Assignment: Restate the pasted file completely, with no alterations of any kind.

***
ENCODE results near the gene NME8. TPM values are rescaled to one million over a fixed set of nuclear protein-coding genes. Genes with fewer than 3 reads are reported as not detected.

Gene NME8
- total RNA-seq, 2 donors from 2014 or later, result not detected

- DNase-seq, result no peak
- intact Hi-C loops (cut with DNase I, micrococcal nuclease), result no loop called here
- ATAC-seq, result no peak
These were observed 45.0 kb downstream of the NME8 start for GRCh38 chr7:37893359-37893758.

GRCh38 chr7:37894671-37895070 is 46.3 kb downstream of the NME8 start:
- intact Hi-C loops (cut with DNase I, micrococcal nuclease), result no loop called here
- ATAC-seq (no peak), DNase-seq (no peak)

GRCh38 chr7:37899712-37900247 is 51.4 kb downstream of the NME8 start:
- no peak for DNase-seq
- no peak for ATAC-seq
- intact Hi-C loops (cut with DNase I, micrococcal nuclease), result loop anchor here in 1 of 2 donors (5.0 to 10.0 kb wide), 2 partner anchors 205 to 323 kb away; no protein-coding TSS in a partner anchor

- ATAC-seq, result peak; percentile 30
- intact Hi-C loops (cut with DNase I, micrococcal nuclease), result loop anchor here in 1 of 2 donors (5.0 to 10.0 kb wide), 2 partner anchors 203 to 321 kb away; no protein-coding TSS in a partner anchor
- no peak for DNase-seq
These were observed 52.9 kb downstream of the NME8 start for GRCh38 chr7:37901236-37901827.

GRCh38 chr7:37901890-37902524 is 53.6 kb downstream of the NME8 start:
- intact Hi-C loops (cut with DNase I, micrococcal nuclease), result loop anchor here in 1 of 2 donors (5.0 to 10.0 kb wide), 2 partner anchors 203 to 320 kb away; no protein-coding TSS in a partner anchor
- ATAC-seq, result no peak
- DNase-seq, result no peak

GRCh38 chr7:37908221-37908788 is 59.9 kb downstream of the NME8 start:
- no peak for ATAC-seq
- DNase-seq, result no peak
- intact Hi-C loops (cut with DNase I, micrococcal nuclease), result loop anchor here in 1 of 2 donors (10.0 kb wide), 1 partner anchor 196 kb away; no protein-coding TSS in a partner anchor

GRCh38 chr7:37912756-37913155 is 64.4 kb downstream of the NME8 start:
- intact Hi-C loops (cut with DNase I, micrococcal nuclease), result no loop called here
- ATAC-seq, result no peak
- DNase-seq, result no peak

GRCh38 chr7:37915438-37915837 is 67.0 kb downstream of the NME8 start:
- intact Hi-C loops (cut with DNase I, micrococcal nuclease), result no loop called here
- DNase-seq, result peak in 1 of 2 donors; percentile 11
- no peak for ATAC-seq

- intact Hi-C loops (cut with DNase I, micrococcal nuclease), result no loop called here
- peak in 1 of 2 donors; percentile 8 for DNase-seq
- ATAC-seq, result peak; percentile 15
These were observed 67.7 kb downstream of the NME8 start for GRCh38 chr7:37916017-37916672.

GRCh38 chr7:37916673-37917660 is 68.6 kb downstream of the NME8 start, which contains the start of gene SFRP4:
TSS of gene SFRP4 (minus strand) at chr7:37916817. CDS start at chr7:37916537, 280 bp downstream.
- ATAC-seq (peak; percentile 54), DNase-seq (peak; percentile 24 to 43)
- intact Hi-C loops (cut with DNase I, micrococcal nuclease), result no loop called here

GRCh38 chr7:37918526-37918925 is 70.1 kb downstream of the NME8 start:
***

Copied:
ENCODE results near the gene NME8. TPM values are rescaled to one million over a fixed set of nuclear protein-coding genes. Genes with fewer than 3 reads are reported as not detected.

Gene NME8
- total RNA-seq, 2 donors from 2014 or later, result not detected

- DNase-seq, result no peak
- intact Hi-C loops (cut with DNase I, micrococcal nuclease), result no loop called here
- ATAC-seq, result no peak
These were observed 45.0 kb downstream of the NME8 start for GRCh38 chr7:37893359-37893758.

GRCh38 chr7:37894671-37895070 is 46.3 kb downstream of the NME8 start:
- intact Hi-C loops (cut with DNase I, micrococcal nuclease), result no loop called here
- ATAC-seq (no peak), DNase-seq (no peak)

GRCh38 chr7:37899712-37900247 is 51.4 kb downstream of the NME8 start:
- no peak for DNase-seq
- no peak for ATAC-seq
- intact Hi-C loops (cut with DNase I, micrococcal nuclease), result loop anchor here in 1 of 2 donors (5.0 to 10.0 kb wide), 2 partner anchors 205 to 323 kb away; no protein-coding TSS in a partner anchor

- ATAC-seq, result peak; percentile 30
- intact Hi-C loops (cut with DNase I, micrococcal nuclease), result loop anchor here in 1 of 2 donors (5.0 to 10.0 kb wide), 2 partner anchors 203 to 321 kb away; no protein-coding TSS in a partner anchor
- no peak for DNase-seq
These were observed 52.9 kb downstream of the NME8 start for GRCh38 chr7:37901236-37901827.

GRCh38 chr7:37901890-37902524 is 53.6 kb downstream of the NME8 start:
- intact Hi-C loops (cut with DNase I, micrococcal nuclease), result loop anchor here in 1 of 2 donors (5.0 to 10.0 kb wide), 2 partner anchors 203 to 320 kb away; no protein-coding TSS in a partner anchor
- ATAC-seq, result no peak
- DNase-seq, result no peak

GRCh38 chr7:37908221-37908788 is 59.9 kb downstream of the NME8 start:
- no peak for ATAC-seq
- DNase-seq, result no peak
- intact Hi-C loops (cut with DNase I, micrococcal nuclease), result loop anchor here in 1 of 2 donors (10.0 kb wide), 1 partner anchor 196 kb away; no protein-coding TSS in a partner anchor

GRCh38 chr7:37912756-37913155 is 64.4 kb downstream of the NME8 start:
- intact Hi-C loops (cut with DNase I, micrococcal nuclease), result no loop called here
- ATAC-seq, result no peak
- DNase-seq, result no peak

GRCh38 chr7:37915438-37915837 is 67.0 kb downstream of the NME8 start:
- intact Hi-C loops (cut with DNase I, micrococcal nuclease), result no loop called here
- DNase-seq, result peak in 1 of 2 donors; percentile 11
- no peak for ATAC-seq

- intact Hi-C loops (cut with DNase I, micrococcal nuclease), result no loop called here
- peak in 1 of 2 donors; percentile 8 for DNase-seq
- ATAC-seq, result peak; percentile 15
These were observed 67.7 kb downstream of the NME8 start for GRCh38 chr7:37916017-37916672.

GRCh38 chr7:37916673-37917660 is 68.6 kb downstream of the NME8 start, which contains the start of gene SFRP4:
TSS of gene SFRP4 (minus strand) at chr7:37916817. CDS start at chr7:37916537, 280 bp downstream.
- ATAC-seq (peak; percentile 54), DNase-seq (peak; percentile 24 to 43)
- intact Hi-C loops (cut with DNase I, micrococcal nuclease), result no loop called here

GRCh38 chr7:37918526-37918925 is 70.1 kb downstream of the NME8 start: